On this upcoming Valentine’s Day, many LGBTI activists continue to struggle for same-sex marriage in their states.
But as Alabama has become the 37th state to recognize marriage equality, I must pay tribute to the African American woman Mildred Loving who fought to marry her white male partner.
She is one of my heroes for Black History Month.
Back in 1958, the couple violated the nations rule that banned a couple of two different races from marrying.
Based on an anonymous tip, Virginia police raided their home at night hoping to find them having sex, which was also a crime according to the state law.
When the officers found them sleeping in bed, Mildred pointed out their marriage certificate on the bedroom law.
They were then charged, and later convicted, of entering into a interracial marriage.
The trial judge stated the following to the guilty couple: ‘Almighty God created the races white, black, yellow, Malay and red, and He placed them on separate continents.
‘And but for the interference with His arrangement there would be no cause for such marriages. The fact that He separated the races shows that He did not intend for the races to mix.’
The trial judge suspended their sentences on the condition the Lovings leave Virginia and not return to the state together for 25 years. The Lovings initially agreed and left, but soon after returned, and decided to fight their case.
And they did win it, helping to end all bans on interracial marriage across the United States.
On June 12, 1967, Chief Justice Earl Warren said: ‘Marriage is one of the “basic civil rights of man”, fundamental to our very existence and survival.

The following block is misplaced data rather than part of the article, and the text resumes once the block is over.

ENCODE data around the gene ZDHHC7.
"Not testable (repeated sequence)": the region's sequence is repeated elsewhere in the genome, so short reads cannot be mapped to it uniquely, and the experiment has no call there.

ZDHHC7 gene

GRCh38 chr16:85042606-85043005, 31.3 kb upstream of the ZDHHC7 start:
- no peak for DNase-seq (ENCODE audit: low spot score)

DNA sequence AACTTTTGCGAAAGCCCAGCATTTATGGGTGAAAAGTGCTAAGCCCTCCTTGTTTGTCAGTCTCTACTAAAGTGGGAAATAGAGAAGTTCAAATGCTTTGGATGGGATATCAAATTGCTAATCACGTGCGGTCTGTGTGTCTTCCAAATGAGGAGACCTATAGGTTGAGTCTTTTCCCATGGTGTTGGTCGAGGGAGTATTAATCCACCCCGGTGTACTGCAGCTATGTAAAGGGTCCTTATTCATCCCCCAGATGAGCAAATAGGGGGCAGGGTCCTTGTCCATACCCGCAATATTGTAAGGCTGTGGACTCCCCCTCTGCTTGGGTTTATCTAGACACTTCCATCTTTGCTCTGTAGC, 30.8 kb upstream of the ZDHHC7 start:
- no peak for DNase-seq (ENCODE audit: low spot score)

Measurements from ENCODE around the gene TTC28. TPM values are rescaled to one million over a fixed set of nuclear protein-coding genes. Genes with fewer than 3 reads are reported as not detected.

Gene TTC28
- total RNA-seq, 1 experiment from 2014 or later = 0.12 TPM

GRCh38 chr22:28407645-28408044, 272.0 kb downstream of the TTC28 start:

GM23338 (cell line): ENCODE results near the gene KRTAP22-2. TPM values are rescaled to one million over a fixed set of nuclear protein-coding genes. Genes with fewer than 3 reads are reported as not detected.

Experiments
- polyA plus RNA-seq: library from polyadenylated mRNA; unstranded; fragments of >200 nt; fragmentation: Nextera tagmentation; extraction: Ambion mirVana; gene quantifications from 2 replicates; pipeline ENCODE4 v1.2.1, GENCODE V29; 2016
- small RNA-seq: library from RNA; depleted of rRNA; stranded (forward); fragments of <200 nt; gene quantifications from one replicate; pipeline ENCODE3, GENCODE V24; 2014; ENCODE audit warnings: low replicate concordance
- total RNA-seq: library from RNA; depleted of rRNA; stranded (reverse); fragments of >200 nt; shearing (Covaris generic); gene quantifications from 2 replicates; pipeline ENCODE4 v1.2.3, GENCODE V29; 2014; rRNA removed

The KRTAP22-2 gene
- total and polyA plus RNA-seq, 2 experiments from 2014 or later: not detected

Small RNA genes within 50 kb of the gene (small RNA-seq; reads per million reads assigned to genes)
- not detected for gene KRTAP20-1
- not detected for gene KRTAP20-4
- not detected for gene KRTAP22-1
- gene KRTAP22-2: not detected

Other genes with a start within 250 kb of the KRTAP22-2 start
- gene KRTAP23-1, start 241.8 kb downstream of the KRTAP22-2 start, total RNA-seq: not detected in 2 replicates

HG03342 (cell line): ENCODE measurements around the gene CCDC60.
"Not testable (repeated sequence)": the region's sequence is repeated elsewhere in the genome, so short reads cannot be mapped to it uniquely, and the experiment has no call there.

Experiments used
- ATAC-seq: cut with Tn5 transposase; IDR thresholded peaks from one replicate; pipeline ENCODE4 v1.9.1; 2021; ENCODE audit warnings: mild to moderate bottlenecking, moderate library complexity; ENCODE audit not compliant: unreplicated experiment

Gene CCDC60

‘Under our Constitution, the freedom to marry, or not marry, a person of another race resides with the individual and cannot be infringed by the state.’
Forty years later, on 12 June 2007, Freedom to Marry joined with several of the nation’s leading civil rights organizations to hold a press conference at the National Press Club in Washington, D.C. to commemorate the 40th anniversary of Loving v. Virginia decision for affirming the freedom to marry as a ‘basic civil right’ of every American.
Lending her support to the commemoration, Mrs. Mildred Loving wrote, ‘When my late husband, Richard, and I got married in Washington, DC in 1958, it wasn’t to make a political statement or start a fight.
‘We were in love, and we wanted to be married. Not a day goes by that I don’t think of Richard and our love, and how much it meant to me to have that freedom to marry the person precious to me, even if others thought he was the “wrong kind of person” for me to marry.
‘I believe all Americans, no matter their race, no matter their sex, no matter their sexual orientation, should have that same freedom to marry.
‘I am proud that Richard’s and my name are on a court case that can help reinforce the love, the commitment, the fairness, and the family that so many people, black or white, young or old, gay or straight, seek in life. I support the freedom to marry for all. That’s what Loving, and loving, are all about.’
A resolution authored by Congresswoman Tammy Baldwin passed the House of Representatives on June 11, 2007, by unanimous consent commemorating the 40th anniversary of Loving v. Virginia decision that ended the ban on interracial marriage in the United States and recognizing that marriage is one of the ‘basic civil rights of man’ at the heart of the Fourteenth Amendment protections.
Since the beheading of St. Valentine in Rome in the year 270 A.D., marriage has been controlled by church heads and heads of states and not by the hearts of lovers.
When Emperor Claudius II issued an edict abolishing marriage because married men hated to leave their families for battle, Valentine, known then as the ‘friend to lovers’, secretly joined them in holy matrimony. While awaiting his execution, Valentine fell in love with the jailer’s daughter and in his farewell message to his lover, he penned ‘From your Valentine!””¨’
May the ‘Loving spirit’ of Mildred and the justice acts of St. Valentine be with us on this day.